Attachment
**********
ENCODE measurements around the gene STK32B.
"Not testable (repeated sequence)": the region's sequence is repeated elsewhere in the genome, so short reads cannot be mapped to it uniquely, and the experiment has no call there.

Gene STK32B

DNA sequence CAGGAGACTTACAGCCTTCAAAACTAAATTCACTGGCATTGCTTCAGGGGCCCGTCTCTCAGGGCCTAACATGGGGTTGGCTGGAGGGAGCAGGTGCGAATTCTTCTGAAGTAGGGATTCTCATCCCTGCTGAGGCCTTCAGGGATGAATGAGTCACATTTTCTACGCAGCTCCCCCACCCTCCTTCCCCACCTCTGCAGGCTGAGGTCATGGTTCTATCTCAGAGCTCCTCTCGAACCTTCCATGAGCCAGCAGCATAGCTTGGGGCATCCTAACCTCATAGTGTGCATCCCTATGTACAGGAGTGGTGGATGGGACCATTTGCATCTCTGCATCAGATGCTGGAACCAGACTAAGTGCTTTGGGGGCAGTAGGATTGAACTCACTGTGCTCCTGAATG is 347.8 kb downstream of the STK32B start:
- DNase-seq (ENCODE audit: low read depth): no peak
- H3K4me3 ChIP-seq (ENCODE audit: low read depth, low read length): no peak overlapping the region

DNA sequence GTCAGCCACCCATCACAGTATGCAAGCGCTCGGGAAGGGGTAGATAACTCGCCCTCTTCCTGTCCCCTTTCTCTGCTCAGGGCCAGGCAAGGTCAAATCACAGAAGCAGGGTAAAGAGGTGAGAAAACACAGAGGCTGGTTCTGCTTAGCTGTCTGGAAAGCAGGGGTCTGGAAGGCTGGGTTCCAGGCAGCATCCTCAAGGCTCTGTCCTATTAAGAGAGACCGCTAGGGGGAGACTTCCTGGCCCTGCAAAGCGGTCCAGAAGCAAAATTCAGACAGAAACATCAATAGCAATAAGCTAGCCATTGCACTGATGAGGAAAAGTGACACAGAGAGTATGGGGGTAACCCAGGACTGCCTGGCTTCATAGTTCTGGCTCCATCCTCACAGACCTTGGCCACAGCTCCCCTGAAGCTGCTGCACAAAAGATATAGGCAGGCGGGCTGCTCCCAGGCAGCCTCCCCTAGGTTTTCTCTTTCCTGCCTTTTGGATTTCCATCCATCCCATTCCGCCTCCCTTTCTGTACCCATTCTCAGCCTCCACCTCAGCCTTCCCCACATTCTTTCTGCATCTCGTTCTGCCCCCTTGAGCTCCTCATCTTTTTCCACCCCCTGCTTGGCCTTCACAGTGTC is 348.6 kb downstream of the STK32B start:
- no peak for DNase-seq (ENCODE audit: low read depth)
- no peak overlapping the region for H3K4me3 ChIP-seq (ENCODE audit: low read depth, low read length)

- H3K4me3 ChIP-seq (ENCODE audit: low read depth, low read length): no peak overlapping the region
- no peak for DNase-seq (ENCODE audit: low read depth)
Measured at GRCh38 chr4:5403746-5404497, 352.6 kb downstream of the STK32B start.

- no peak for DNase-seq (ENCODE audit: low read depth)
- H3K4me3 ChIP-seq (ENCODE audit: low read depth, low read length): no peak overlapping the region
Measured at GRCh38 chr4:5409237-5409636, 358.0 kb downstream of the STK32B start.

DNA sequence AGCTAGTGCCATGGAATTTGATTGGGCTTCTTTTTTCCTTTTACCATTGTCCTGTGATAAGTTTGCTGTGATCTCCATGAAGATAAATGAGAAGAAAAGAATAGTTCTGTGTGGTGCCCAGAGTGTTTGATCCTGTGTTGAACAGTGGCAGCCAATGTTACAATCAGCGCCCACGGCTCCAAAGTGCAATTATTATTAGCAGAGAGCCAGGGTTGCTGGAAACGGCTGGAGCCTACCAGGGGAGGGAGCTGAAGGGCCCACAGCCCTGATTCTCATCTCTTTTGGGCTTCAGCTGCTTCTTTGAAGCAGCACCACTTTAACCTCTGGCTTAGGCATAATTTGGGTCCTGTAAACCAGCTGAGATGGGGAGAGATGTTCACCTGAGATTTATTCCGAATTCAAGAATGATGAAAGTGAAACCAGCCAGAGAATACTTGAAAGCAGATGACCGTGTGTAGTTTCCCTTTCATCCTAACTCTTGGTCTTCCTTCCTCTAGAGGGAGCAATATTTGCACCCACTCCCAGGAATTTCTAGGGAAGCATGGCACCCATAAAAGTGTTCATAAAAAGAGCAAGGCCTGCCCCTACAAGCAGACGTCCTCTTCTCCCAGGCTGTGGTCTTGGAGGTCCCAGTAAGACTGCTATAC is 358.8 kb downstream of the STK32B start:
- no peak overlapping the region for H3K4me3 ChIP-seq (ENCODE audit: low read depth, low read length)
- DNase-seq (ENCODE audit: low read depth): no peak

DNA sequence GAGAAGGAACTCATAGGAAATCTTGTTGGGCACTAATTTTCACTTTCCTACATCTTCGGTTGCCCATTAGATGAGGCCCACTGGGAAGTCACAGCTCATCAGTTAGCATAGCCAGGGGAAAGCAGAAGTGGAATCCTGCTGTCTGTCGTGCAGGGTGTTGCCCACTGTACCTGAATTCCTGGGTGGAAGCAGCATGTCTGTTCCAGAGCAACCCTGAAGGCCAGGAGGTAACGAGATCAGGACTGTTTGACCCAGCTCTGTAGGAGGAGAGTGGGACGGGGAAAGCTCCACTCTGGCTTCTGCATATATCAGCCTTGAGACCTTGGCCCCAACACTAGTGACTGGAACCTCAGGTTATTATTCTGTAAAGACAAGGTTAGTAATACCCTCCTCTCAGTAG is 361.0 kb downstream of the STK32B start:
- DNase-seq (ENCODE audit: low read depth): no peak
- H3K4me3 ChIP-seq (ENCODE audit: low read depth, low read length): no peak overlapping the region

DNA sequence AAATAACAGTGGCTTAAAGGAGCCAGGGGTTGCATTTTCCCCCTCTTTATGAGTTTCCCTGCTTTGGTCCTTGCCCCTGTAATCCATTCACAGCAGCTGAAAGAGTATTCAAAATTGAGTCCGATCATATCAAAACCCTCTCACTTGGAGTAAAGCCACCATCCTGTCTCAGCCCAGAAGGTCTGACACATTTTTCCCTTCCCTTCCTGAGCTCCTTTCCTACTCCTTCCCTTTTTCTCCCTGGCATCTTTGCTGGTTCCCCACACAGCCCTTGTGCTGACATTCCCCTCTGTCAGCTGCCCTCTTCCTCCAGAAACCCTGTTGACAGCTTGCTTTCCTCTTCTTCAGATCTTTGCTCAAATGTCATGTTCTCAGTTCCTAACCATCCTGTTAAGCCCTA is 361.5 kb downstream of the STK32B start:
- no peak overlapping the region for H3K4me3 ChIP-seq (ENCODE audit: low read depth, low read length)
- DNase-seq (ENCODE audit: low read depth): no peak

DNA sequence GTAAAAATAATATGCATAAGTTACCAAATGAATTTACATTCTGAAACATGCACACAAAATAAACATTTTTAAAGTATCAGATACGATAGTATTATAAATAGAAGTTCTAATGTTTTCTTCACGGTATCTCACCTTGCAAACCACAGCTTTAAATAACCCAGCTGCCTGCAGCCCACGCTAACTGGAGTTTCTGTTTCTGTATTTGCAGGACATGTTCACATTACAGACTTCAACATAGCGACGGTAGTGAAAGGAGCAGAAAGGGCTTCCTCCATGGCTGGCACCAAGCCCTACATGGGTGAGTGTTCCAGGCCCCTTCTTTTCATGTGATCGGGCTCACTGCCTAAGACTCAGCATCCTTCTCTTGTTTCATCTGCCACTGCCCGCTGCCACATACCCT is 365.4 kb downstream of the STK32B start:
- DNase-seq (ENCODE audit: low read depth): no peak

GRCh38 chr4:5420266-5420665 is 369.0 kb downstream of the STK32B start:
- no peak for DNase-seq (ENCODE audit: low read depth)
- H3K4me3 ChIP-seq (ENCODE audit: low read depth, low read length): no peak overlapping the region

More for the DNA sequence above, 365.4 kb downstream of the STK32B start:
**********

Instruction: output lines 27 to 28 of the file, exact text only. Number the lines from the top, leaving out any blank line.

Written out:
GRCh38 chr4:5420266-5420665 is 369.0 kb downstream of the STK32B start:
- no peak for DNase-seq (ENCODE audit: low read depth)